Ever since the inception of the microscope by van Leeuwenhoek in the 17th century, microscopy has been the cornerstone technology of biological sciences. Today, digital microscopy is revolutionizing basic life science and clinical research. Direct observation through an eyepiece is becoming uncommon and is rapidly being replaced by data collection using digital cameras. In addition to a digital camera, contemporary microscopes have several motion devices (shutters, motorized states, filter wheels or turrets, z-drives, etc.) whose operation needs to be orchestrated according to the researcher's experimental needs. Thus, software control of microscope image acquisition has become indispensable. There are several commercial software packages available, but they suffer from 1) limitations in the hardware they can control, 2) impossibility of adding hardware support to change their hardwired experimental strategies, 3) the 'black box' syndrome, i.e. the tendency to make it difficult to work together with other software and databases, and 4) high cost. To remedy this situation, we have developed Open Source Software that controls microscope image acquisition. The software is easy to install and operate, yet can be extended at any level. For instance, hardware support can be added by the end-user and experimental strategies can be changed using a built-in scripting language. The user interface has been shaped with extensive help of researchers in the lab. The software is maintained on multiple platforms (Windows, Mac, Linux). Here, we aim to extend our initial software by greatly increasing the number of supported hardware and by enabling high speed and multi-position acquisition. We plan to make it easier for researchers to change the software by adding automatic code generation and strengthening the existing scripting facilities. We also propose adding features needed to drive automated, high -throughput microscopes and to integrate the software with databases and analysis environments. Through these and additional improvements, we expect that this software (provided free of charge) will ultimately be used in at least 5,000 microscope workstations worldwide. With Open Source software, researchers also will be able to more easily execute creative, novel imaging strategies. Narrative: This project will result in flexible, extendible software that researchers will use to operate light microscopes. The software will be freely available, and will not only make possible novel experimental approaches, but also make digital microscopy much more accessible to researchers world-wide. ? ? ?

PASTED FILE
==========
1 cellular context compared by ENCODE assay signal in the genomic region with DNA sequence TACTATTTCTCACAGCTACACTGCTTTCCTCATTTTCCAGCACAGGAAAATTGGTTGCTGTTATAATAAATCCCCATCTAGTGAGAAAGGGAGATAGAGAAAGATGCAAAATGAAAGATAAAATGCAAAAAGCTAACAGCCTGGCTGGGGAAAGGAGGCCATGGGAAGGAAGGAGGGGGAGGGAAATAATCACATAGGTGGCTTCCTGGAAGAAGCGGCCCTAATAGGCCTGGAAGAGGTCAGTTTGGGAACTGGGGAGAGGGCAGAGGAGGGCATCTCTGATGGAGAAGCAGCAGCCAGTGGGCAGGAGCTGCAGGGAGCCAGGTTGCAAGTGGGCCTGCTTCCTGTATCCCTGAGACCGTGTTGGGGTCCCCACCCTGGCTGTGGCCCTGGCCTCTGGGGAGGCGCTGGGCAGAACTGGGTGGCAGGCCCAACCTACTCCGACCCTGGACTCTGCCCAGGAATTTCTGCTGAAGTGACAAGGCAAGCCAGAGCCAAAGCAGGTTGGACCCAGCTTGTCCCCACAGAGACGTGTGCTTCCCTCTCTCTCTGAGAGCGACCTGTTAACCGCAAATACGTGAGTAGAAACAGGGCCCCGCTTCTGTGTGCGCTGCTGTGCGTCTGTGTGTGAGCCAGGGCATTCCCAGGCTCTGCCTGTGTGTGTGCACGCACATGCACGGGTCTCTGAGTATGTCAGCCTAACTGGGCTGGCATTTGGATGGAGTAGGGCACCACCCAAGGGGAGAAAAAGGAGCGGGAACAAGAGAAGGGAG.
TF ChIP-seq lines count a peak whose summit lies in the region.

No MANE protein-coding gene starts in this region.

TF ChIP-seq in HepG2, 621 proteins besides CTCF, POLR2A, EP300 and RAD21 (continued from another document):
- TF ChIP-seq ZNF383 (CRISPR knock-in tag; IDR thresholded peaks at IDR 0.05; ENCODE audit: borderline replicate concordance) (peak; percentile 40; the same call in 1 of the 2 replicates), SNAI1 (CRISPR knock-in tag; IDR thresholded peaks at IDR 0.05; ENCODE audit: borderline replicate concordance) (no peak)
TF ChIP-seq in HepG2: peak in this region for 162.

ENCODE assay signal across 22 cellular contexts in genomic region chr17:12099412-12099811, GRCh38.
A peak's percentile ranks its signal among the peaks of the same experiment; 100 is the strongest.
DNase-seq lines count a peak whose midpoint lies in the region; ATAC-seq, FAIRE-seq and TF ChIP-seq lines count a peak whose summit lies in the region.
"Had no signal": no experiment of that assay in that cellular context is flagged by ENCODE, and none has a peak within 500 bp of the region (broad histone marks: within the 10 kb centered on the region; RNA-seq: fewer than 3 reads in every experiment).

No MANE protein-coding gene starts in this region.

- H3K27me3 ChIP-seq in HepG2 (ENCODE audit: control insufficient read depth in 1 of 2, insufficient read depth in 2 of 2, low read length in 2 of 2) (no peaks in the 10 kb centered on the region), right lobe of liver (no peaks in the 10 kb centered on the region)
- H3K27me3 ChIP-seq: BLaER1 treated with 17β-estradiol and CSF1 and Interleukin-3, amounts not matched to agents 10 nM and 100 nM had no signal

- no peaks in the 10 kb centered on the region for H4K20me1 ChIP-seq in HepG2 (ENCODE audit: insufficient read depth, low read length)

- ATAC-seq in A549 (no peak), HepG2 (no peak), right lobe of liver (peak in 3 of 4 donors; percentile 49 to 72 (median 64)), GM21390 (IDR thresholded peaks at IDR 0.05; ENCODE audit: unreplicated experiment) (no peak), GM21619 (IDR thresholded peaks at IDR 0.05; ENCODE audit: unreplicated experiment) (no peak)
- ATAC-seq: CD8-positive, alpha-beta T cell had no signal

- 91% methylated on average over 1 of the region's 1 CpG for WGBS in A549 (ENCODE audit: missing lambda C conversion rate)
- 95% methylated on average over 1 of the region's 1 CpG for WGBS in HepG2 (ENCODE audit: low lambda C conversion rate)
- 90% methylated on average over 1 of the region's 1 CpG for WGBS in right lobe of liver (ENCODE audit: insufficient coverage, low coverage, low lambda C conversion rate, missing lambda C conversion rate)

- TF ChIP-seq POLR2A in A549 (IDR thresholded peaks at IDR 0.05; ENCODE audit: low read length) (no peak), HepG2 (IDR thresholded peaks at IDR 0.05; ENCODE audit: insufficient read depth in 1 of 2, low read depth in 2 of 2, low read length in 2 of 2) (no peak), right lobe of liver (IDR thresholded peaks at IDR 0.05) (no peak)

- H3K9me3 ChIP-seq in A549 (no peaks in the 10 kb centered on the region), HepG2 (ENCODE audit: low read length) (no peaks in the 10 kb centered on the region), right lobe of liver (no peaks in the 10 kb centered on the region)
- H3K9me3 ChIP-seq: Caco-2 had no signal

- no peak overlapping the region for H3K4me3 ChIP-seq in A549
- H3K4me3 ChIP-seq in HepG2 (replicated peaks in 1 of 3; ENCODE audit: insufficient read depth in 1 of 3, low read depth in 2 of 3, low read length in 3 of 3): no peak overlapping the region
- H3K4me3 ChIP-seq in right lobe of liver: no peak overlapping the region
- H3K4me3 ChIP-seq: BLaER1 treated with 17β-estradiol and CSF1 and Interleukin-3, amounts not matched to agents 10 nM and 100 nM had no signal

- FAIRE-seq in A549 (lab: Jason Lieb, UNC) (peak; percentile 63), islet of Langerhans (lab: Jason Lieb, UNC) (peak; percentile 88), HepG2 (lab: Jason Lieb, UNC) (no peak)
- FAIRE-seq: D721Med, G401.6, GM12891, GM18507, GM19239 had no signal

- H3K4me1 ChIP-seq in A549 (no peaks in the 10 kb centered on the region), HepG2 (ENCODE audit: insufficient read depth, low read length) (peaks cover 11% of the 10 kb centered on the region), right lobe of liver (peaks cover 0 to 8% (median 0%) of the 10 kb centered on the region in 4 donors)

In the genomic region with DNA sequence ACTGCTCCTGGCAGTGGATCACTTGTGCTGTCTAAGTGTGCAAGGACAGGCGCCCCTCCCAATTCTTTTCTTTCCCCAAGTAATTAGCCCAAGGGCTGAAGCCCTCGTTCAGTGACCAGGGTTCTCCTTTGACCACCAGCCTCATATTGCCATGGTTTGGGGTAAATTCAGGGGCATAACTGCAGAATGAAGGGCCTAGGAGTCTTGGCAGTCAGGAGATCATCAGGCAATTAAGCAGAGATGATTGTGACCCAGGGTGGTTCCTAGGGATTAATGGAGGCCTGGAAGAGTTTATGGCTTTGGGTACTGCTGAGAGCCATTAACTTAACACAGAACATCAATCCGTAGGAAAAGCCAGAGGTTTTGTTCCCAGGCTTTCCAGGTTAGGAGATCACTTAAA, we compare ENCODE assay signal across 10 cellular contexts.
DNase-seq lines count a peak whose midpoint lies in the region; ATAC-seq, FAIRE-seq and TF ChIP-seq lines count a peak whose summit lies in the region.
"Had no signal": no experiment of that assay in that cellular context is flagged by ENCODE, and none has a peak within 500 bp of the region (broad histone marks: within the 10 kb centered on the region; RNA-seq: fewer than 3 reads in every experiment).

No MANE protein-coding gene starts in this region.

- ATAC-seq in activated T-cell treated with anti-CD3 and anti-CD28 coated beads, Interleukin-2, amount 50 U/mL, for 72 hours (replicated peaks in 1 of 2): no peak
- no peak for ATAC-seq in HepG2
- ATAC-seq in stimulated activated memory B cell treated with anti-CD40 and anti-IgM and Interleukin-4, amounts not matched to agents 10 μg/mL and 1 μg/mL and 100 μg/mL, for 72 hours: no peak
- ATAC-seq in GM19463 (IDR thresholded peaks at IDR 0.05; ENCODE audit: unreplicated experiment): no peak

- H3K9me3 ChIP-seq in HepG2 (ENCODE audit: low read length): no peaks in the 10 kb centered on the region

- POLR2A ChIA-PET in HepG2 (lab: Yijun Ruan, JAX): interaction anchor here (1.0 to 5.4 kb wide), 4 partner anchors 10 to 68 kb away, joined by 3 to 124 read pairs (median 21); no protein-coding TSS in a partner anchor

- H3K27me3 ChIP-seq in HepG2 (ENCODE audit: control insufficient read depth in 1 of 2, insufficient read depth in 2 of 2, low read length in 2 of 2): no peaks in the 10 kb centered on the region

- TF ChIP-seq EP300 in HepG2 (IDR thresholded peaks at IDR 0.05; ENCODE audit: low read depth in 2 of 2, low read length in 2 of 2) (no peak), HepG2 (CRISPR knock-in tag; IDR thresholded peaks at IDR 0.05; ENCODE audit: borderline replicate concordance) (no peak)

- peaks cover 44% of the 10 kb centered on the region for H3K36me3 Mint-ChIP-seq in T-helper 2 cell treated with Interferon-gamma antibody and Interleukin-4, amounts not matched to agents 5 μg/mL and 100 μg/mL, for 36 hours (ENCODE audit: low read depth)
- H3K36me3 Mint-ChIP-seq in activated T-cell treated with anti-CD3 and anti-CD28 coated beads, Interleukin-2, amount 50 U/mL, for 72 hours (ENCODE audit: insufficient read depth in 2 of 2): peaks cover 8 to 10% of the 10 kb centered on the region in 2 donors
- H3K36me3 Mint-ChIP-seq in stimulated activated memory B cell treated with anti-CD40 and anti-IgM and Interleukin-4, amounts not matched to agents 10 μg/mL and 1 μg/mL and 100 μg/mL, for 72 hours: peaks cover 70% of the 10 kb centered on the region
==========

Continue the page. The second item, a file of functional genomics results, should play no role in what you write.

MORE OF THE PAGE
National Institute of Health (NIH)
National Institute of Biomedical Imaging and Bioengineering (NIBIB)
Research Project (R01)
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Special Emphasis Panel (ZRG1-BST-Q (01))
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Cohen, Zohara
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University of California San Francisco
Schools of Medicine
San Francisco
United States
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